Oftentimes, a real estate agent will learn about you and your home selling goals. He or she then will craft a custom home selling strategy designed to help you achieve the optimal results. Next, a real estate agent will promote your residence to dozens of potential buyers and set up home showings and open house events. And if you receive an offer to purchase your home, a real estate agent will help you examine the pros and cons of this proposal and make an informed decision.
Don't let problems get the best of you during the home selling journey. Instead, use the aforementioned tips, and you can reduce the risk of problems that otherwise can prevent you from enjoying a fast, profitable house selling experience.
Ready to launch a search for your dream home? Ultimately, you'll want to do everything possible to streamline your home search to boost your chances of getting the best possible results.
There are many best practices for conducting a successful home search, and these include:
1. Define Your Homebuying Criteria
The definition of the "perfect" home varies from property buyer to property buyer. This means that your definition of the perfect home is unlikely to match that of a friend or family member.
Think about what separates an ordinary home from a can't-miss residence. Then, you'll be able to narrow your home search and map out a successful homebuying journey.
As you consider the perfect home, make a list of homebuying "must-haves." For example, if you want a garage where you and your wife can park your cars, a two-car garage is a homebuying must-have. Or, if you want a home that's close to high-quality schools that your kids can attend, buying a house in a great school district is a must.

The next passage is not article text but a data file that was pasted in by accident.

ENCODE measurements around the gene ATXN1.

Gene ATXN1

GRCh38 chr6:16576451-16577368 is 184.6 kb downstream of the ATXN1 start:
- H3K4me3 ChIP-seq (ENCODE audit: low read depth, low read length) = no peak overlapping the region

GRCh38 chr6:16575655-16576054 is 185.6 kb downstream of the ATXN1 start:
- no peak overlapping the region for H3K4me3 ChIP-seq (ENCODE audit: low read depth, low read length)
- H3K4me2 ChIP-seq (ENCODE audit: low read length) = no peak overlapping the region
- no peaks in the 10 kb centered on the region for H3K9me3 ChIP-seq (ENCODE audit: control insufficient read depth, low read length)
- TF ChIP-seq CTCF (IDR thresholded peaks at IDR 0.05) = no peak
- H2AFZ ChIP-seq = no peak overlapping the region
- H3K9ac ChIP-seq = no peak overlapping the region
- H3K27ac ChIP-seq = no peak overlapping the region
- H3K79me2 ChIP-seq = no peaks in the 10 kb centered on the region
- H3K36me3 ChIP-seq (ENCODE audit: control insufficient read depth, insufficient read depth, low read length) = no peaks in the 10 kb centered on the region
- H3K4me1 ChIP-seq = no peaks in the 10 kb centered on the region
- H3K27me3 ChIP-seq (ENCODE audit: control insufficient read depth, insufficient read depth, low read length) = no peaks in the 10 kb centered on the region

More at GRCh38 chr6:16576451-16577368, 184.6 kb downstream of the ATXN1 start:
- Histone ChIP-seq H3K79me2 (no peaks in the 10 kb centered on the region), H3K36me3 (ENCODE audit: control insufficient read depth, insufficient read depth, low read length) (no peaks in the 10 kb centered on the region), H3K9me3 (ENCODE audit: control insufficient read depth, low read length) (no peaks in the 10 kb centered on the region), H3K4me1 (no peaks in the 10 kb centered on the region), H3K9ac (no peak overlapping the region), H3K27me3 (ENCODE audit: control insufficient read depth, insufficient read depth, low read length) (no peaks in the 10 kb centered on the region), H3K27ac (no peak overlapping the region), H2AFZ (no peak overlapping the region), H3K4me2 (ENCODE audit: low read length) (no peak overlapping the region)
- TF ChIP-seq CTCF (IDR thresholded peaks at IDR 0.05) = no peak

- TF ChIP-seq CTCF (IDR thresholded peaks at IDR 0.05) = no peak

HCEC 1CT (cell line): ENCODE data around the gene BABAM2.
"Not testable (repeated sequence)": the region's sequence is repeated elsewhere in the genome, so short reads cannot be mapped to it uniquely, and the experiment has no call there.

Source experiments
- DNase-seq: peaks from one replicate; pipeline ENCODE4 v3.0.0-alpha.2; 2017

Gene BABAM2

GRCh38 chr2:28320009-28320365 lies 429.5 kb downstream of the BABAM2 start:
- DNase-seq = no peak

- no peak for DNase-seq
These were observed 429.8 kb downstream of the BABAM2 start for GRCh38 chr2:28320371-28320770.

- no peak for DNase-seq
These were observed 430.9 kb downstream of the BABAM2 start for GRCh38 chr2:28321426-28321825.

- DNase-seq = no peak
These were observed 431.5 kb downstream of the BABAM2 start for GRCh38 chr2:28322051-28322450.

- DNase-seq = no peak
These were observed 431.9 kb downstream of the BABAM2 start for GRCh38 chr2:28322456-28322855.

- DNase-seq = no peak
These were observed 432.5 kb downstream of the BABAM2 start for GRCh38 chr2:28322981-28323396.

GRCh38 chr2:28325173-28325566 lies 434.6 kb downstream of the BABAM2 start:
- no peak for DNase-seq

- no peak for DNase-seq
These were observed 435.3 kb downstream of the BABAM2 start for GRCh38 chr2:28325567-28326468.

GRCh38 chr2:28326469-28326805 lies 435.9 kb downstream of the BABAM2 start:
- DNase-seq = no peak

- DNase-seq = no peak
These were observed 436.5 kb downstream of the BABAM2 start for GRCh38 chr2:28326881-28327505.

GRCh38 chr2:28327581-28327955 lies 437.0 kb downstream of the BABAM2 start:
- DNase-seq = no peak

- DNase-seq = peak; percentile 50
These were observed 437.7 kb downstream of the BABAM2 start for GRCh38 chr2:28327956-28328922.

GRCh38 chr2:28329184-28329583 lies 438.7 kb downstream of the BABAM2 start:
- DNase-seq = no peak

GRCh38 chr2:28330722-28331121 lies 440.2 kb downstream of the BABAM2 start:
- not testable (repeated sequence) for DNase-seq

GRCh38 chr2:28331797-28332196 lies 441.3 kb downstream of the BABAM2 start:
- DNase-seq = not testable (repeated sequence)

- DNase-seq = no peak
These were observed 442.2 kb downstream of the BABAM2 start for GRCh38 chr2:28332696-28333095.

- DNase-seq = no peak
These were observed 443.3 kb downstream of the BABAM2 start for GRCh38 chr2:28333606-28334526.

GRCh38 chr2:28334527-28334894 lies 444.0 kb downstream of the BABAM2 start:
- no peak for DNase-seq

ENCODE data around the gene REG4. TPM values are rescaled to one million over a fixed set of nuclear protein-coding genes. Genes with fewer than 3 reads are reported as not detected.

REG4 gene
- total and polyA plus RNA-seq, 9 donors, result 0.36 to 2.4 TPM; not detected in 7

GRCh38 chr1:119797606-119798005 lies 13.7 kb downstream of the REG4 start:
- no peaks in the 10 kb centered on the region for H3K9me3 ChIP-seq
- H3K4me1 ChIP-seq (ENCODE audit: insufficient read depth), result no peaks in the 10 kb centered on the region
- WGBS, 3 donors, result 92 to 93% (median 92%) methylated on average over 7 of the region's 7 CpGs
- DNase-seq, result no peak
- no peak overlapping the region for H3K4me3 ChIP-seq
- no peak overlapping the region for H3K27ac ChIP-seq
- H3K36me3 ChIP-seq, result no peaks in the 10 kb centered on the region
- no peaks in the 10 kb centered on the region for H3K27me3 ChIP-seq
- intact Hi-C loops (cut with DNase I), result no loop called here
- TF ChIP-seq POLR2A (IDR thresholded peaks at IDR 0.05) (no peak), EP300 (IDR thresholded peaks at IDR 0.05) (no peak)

2. Get Home Financing
Although your ultimate goal is to acquire a top-notch residence, you'll likely need financing to help you transform your homebuying dream into a reality. Fortunately, many banks and credit unions are available to teach you about a wide range of mortgage options.
Meet with several banks and credit unions – you'll be glad you did. These lenders can educate you about the different types of home loans and help you get pre-approved for a mortgage.
After you receive pre-approval for a mortgage, you're good to kick off your home search. In fact, with a mortgage in hand, you can tailor your search to homes that fall within a specific price range.
3. Work with a Real Estate Agent
Regardless of your homebuying goals, it pays to work with a real estate agent. That way, you can receive expert assistance as you search for houses in various cities and towns.
A real estate agent is happy to teach you the ins and outs of purchasing a house. By doing so, this housing market professional can help you become a real estate expert in no time at all.
Furthermore, a real estate agent will set up home showings, keep you up to date about new houses that become available and help you submit home offers. This housing market professional is committed to your homebuying success and will do whatever it takes to assist you along the homebuying journey.
Perhaps best of all, a real estate agent is available to respond to any homebuying questions that you may have. No homebuying question is ever too big or too small for a real estate agent, and as a result, this housing market professional will make it simple for you to make an informed homebuying decision.
Launch a successful home search today – use the aforementioned best practices, and you can increase the likelihood of discovering your dream home.
Keeping a vegetable or flower garden is one of the most rewarding things you can do during the warm months. It’s an excuse to get outside, grow delicious food, save money on groceries, and learn about the art of gardening.
One of the keys to a healthy garden is to maintain your soil quality. There are a number of ways you can achieve this, from buying fertilizer, to mixing in lime, manure and other additives. One way to improve your garden soil quality while also reducing household waste is to start composting.
In this article, we present a guide to garden composting that will help you grow healthier plants and find a new purpose for the waste that would otherwise end up in a landfill.
What is composting?
Composting is a lot like recycling. It’s nature’s way of reusing minerals and nutrients from organic matter by putting them back into the soil.
Most of us are averse to rotting fruit and vegetables, but they’re packed with the nutrients that your garden needs to flourish.
Benefits of composting